Shale Strengthening United States’ Hand in International Affairs
It’s clear that shale development has revitalized the U.S. economy and greatly enhanced our energy security, but many people do not realize the extent to which it has made an impact on international affairs.
That was a topic of discussion at a Georgetown University School of Foreign Service event titled, “An Energy Revolution? The Political Ecologies of Shale Oil in the Middle East, US and China.” As one of the panelists, Dr. Thomas McNaugher, a current Georgetown professor and Council on Foreign Relations member, said,
“Fracking has actually helped in imposing sanctions on Iran. We’ve taken their oil off the market [and] we’ve brought more than that on the market through our fracking, so fracking has actually helped there.”
McNaugher added that natural gas exports could also be a geopolitical game-changer and potentially displace Russian energy supplies to Europe and Asia:
“[I]f you begin to export east and west, it might actually affect Putin’s leverage,” he said.
“Increasing global access to reliable and affordable energy is one of the most powerful ways to support social and economic development and to help build new markets for U.S. technology and investment.”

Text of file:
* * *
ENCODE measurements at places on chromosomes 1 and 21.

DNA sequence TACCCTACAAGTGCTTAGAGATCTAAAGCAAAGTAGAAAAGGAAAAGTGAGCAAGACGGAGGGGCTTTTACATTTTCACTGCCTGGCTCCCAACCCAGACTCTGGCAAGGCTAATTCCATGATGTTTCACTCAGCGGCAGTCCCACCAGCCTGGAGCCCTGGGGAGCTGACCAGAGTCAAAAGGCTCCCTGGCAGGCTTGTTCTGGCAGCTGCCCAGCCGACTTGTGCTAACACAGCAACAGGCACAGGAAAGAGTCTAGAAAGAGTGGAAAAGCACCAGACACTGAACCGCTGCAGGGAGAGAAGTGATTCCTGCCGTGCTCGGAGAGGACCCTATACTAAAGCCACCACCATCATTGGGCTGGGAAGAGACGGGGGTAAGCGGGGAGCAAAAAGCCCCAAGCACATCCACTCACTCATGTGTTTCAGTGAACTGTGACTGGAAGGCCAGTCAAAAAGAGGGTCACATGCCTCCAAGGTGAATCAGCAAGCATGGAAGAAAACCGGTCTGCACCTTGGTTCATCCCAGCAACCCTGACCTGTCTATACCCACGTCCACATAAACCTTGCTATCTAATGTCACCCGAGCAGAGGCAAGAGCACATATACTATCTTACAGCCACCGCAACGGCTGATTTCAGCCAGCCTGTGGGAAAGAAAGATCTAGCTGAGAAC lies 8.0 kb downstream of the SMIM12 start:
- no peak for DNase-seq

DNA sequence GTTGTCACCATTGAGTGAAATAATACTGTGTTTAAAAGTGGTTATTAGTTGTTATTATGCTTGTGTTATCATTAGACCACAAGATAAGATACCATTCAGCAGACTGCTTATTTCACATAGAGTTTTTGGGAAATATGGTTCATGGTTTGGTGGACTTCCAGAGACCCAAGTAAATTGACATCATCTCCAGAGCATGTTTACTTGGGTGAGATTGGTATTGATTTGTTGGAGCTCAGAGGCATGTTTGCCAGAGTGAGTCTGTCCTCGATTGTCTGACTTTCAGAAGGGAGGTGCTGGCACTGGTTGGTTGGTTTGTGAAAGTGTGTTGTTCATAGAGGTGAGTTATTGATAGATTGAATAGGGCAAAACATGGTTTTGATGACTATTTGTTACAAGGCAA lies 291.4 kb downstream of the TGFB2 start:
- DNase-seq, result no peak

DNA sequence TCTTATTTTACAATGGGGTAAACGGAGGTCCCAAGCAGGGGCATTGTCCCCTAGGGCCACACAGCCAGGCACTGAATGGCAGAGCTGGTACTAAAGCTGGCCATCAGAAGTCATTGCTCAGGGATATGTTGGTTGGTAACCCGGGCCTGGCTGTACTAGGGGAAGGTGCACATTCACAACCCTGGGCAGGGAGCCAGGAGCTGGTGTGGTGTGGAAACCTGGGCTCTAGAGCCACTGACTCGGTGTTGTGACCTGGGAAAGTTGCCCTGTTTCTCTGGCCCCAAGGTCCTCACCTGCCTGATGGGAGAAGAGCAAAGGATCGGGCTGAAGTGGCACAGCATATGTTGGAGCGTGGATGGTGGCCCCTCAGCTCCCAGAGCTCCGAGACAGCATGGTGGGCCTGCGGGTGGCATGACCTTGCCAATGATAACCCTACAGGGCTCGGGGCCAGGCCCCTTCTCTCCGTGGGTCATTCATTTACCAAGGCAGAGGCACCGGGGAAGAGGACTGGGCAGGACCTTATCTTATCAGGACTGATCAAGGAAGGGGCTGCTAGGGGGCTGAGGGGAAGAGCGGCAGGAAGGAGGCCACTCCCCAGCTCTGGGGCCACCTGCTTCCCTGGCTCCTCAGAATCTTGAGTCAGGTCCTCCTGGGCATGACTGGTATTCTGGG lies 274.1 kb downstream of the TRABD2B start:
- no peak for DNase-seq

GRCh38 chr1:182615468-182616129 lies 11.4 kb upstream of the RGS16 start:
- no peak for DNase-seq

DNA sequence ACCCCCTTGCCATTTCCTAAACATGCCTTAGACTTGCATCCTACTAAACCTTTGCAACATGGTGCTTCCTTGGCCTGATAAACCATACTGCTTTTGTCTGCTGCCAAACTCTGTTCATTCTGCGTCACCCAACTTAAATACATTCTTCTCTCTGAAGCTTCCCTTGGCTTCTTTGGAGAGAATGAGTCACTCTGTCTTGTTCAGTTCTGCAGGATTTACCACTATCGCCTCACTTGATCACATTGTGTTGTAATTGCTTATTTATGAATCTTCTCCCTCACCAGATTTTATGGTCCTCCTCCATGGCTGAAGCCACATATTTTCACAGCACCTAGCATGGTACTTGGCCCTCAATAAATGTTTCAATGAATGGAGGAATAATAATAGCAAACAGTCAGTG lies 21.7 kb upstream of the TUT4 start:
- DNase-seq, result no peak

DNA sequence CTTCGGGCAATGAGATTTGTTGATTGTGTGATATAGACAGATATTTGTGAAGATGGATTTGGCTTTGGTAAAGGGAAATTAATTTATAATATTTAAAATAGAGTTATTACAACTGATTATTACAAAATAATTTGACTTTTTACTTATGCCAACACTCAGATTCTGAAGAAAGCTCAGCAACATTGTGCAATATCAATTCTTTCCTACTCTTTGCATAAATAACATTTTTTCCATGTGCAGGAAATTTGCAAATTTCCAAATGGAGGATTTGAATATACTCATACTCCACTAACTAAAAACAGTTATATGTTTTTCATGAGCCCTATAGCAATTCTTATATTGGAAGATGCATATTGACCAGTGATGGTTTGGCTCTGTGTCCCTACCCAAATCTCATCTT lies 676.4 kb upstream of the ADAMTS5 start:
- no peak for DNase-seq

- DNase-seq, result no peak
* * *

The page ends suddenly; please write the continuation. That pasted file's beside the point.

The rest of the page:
Still, the U.S. has yet to decide how to specifically leverage its position as the world’s largest oil and gas producer:
“The United States, which has been the huge beneficiary of the shale revolution, is faced with choices that it’s not had since the 1970s—whether to export gas in LNG form and maybe ultimately oil, and whether to use these exports to assist friends or pressure competitors,” explained Georgetown professor and former National Intelligence Council official Casimir Yost.
Indeed, according to the International Energy Agency (IEA), the U.S. will dominate the global market for years to come thanks to the American shale revolution. In its annual Medium Term Oil Market Report, which was released last week, the agency predicts that the U.S. will be the largest source of oil supply growth worldwide up to 2020. As the U.S. Energy Information Administration (EIA) concluded in its most recent Short Term Energy Outlook also released last week, American crude oil production is projected to average 9.5 million barrels per day in 2016. The record average level of U.S. production was 9.6 million barrels per day in 1970.
It’s certainly no secret that our global energy power status is also benefitting Americans here at home. Shale is having positive impacts across the country’s economy, from saving rural Ohio from massive budget deficits, to fueling manufacturing and STEM jobs and providing a cleaner and more affordable source of energy. Clearly, American oil and natural gas is poised to stay on top both domestically and abroad.